bazaar of used cars on Sundays, where these jeeps take pride of
place. There are tractors, trailers, and every make of car on
sale. The venue is often the grain market, which can hold a
couple of hundred cars on display.
yesterday we sold eight jeeps in one go," said the proud
owner of these vehicles. "A few boys came and said they
were going in a baraat for a wedding". And the
wedding could have been a bash (pun not intended!). Eight fully
loaded jeeps, battle ready and we know that Punjab’s sixth
river daroo flows freely at weddings. A deadly mix.
The open jeep is fun and street
legal. It’s the made-in-Punjab variety with its accessories
that the police should be concerned about.
60 years since the world first saw the jeep but it still
continues to hold the hearts and minds of the automobile
The story starts in 1930, when
the pride of English automobiles, Austin of England, founded the
American Austin Car Company in the US. Austin made small cars,
famously the Austin Seven i.e. with 700 cc engines. The
Americans loved big cars and had no use for a small car. By
1934, the American Austin Car Company was almost bankrupt. Roy
Evans, chairman of the company, took over the company and
renamed it Bantam Car Company. The company wanted to make small
In 1938, Bantam
realised the potential of a small, light and fast vehicle for
military use but the military was not interested. What spurred
the military into action were reports by the U.S Intelligence
that Germany was planning a Volkswagen for military use for the
German army. This was 1940. The Germans had occupied France in
just three weeks and the reason was the high mobility of the
The Americans saw the need for a
light-weight car or truck which should have 4X4 capability. The
obvious choice was the Bantam. The weight limit of 590 kg was
considered impractical so traditional truck manufactures like
GMC and Dodge stayed out of the race.
Bantam was too
small a manufacturer so Willys was also given the contract. Ford
came in at a later stage, after all they were the country’s
largest auto manufacturers. Ford was making a car a minute,
thanks to Henry’s genius in manufacturing methods. It was Ford
who introduced the pressed grill, which gave the jeep its
distinctive look. It was Ford who came up with the term G.P.
Ford had its own designations for
cars i.e. A for passenger cars (remember the Ford Model A?), B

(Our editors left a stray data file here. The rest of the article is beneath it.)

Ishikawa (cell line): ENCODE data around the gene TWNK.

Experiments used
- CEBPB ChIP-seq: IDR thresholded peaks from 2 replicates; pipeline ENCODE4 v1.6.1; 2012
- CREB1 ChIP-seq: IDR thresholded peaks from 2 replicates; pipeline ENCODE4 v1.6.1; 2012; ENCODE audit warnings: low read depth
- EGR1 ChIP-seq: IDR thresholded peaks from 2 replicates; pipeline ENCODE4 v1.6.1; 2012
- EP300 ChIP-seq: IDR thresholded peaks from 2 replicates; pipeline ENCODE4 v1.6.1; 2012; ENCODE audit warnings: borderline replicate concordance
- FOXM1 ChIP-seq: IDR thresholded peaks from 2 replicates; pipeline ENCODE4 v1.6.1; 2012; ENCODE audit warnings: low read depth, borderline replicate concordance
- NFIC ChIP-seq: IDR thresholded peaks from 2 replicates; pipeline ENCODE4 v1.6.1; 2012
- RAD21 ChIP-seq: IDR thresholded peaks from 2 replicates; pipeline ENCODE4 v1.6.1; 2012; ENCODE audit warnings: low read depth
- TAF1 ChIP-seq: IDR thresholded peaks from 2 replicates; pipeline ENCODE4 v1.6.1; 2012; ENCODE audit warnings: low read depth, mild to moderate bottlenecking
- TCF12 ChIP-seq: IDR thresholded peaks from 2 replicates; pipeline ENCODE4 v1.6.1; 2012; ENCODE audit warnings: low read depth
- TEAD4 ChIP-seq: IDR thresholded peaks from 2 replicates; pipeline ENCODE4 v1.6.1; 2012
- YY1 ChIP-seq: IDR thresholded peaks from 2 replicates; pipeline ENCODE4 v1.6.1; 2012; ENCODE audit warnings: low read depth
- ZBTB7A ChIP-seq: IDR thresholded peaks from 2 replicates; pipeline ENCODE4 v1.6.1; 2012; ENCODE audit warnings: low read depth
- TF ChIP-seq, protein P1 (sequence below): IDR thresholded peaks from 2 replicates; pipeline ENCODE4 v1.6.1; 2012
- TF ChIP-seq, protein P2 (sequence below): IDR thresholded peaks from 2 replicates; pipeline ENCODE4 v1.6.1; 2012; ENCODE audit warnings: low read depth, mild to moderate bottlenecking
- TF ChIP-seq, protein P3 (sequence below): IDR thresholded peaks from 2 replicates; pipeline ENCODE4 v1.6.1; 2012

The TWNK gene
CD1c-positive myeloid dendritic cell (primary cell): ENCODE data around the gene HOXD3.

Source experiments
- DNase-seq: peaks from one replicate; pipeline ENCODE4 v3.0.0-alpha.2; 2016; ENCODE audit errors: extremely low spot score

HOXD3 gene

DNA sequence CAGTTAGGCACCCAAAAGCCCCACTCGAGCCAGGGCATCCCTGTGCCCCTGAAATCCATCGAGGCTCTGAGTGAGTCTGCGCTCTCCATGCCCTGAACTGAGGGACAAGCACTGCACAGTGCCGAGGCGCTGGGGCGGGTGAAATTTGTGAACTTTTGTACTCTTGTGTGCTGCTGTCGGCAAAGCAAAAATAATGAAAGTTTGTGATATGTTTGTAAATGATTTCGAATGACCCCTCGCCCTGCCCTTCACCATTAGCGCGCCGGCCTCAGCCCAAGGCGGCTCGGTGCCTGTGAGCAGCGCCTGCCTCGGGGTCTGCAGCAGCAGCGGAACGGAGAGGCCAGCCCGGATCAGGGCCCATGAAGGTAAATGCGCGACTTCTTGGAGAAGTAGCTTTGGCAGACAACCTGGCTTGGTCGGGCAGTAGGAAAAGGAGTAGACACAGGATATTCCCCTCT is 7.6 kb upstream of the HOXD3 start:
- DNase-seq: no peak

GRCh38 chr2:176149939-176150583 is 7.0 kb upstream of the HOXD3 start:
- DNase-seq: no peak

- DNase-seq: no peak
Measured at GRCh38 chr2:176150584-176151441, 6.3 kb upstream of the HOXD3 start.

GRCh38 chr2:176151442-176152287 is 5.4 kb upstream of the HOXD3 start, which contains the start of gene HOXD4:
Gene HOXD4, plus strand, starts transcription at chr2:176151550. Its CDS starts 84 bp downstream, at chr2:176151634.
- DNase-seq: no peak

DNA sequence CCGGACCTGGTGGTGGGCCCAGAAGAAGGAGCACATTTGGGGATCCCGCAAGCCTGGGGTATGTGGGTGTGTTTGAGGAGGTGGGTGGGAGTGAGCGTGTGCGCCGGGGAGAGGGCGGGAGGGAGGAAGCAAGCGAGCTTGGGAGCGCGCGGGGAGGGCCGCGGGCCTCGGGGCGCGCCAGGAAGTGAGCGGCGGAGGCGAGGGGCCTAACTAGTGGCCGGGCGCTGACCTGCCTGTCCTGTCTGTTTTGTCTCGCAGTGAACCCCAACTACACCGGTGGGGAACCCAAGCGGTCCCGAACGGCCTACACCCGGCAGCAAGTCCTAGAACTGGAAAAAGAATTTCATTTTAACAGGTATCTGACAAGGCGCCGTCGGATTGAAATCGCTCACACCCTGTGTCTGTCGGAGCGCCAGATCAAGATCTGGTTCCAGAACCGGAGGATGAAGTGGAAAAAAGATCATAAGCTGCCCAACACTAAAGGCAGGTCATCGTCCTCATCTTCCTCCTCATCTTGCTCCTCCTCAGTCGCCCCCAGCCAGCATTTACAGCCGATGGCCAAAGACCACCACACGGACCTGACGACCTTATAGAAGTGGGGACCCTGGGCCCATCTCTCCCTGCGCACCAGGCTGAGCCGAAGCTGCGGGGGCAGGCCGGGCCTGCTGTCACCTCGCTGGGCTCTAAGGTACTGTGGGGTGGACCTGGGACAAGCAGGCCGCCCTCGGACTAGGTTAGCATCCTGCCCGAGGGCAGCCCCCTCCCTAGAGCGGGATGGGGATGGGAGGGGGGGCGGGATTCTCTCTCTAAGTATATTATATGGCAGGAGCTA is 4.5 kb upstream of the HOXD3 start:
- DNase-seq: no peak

for bus, C for commercial, and G for government. P was the
80-inch wheel base, the government demands for the length of the
vehicle. W was added to denote that it was a Willys design. So
the designation GPW was born, even though manufactured by Ford.
In 1942, Ford
introduced the GPA. A stood for Amphibious. If the jeep could do
everything on land, why not in water? Ford took the jeep and
enclosed it in a watertight hull. A power take-off shaft drove
the propeller. A rudder was added. The Ford GPA retained its
four-wheel drive capability.
The GPA was not terribly
successful. It rode too low in the water and sank easily. Only
about 12500 were built while the GPW was churned out by the
hundreds of thousands.
service in the US Army, the jeep could tow a trailer, a field
gun or a water tanker. It could accommodate a stretcher across
the rear, it could carry all types of communication equipment
and be a commander’s vehicle.
One of the most amazing points of
jeep’s versatility was its ability to run on railway tracks.
If the tyres are removed and only the rims are fitted back on to
the jeep, the width of the rims was 4 feet and 6 inches. That is
the width of a broad gauge railway track.
the Dakota and the landing aircraft were the three tools that
won the war", said General Dwight D. Eisenhower, the
supreme commander of the allied forces who went on to become
president of the US.
A World War II correspondent,
Ernie Pyle, who drove around Europe covering the war in the
jeep, said of the vehicle, "It goes everywhere, it does
everything. It is as faithful as a dog, as strong as a mule and
as agile as a goat! It carries loads twice as heavy as those it
was designed for, and it keeps going. The jeep is a divine
instrument in military locomotion!"
The great Enzo
Ferrari said of the jeep, "America’s only real sports
And, of course, one of the
greatest tributes to the jeep was an ad, which said, "Paved
Roads — just another example of useless government
Old favourite: The original Ford jeep of WW II